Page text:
We recorded eight specimens of this species, which was originally recorded from Hawaii as Halgerda rubra by Kay & Young (1969). Although our specimens are externally identical to those of Sclerodoris tuberculata that we have seen in the Marshalls, Kay & Young noted that the ejaculatory duct possesses cirral hooks that have not been reported in S. tuberculata. There are a couple of possibilities here. Maybe our Marshall Islands specimens are the same as the Hawaiian ones; we have not dissected out the reproductive system to check for hooks. It is also possible that the hooks vanish in preservative. We found that a number of species of Chromodoris possess penial armature that can be seen in fresh but not in preserved specimens. Since I dislike breathing formalin, the specimens we collected at Enewetak for dissection were kept frozen in seawater until dissected. Many Chromodoris species dissected this way revealed spines in the ejaculatory duct. If they had been preserved for a few days in formalin or alcohol prior to dissection, the spines were missing. Possibly something like a defensive chemical is leeching from the nudibranch's body in preservative and dissolving the spines. Anyway, it is possible that something similar is happening here. Maybe dissections of frozen but unpreserved specimens of S. tuberculata will reveal the hooks seen by Kay & Young. In the meantime, we will keep the identification as questionable. We recorded eight specimens: six of them from night dives at Pupukea and Makua, Oahu; one exposed on the wall in the Magic Island channel; and one under a rock at a depth of about three quarters of a meter on the reef off Hauula, Oahu. The Hauula specimen was by far the largest, measuring more than 100mm in length.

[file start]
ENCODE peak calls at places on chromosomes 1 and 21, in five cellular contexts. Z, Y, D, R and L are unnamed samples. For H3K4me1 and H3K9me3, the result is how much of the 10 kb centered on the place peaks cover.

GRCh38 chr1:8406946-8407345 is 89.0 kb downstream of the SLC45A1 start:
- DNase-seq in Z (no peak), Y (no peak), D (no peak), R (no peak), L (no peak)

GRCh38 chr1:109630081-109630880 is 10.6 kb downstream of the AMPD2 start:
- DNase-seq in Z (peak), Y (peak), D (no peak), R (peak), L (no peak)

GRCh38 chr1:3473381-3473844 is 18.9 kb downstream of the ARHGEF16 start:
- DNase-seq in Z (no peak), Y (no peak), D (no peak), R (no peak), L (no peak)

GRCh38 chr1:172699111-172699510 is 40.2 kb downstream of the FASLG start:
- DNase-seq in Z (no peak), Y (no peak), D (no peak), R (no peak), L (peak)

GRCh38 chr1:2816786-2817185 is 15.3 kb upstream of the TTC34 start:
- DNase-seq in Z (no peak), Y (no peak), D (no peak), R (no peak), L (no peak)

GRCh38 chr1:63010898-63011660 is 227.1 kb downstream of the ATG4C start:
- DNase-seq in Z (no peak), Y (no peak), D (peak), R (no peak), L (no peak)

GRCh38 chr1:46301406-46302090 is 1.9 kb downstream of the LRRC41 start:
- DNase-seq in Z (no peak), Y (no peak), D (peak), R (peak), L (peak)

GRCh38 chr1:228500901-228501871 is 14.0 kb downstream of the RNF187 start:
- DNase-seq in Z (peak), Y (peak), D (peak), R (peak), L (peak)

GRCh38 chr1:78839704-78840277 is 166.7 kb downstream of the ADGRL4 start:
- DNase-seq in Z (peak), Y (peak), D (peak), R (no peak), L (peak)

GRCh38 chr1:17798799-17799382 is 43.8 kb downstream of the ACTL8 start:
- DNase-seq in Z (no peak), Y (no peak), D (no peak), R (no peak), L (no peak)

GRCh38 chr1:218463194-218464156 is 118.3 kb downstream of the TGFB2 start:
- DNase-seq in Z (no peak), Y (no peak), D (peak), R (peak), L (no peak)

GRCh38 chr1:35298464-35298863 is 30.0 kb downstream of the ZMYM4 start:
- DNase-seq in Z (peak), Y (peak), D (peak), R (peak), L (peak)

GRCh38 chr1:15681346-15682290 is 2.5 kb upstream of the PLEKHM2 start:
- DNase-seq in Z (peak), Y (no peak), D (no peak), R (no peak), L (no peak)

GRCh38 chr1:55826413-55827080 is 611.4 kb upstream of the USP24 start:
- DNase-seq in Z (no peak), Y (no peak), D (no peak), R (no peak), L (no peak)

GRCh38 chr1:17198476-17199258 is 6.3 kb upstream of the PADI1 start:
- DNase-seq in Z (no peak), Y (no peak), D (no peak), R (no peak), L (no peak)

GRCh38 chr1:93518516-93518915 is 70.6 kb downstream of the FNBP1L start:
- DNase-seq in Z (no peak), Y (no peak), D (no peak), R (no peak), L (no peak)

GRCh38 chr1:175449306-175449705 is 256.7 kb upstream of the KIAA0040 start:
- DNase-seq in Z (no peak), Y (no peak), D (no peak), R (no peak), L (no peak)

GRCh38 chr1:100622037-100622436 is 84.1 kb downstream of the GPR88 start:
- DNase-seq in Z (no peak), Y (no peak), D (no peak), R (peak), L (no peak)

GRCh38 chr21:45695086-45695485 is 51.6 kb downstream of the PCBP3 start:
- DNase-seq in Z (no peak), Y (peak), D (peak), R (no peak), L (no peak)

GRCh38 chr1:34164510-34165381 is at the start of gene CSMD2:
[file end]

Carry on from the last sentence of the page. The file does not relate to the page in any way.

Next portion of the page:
The specimen immediately below is the large one found at Hauula.
Sea Slugs of Hawaii
Sea Slug Forum (Sclerodoris tuberculata)
Marshall Islands Sea Slugs
Created 20 April 2009
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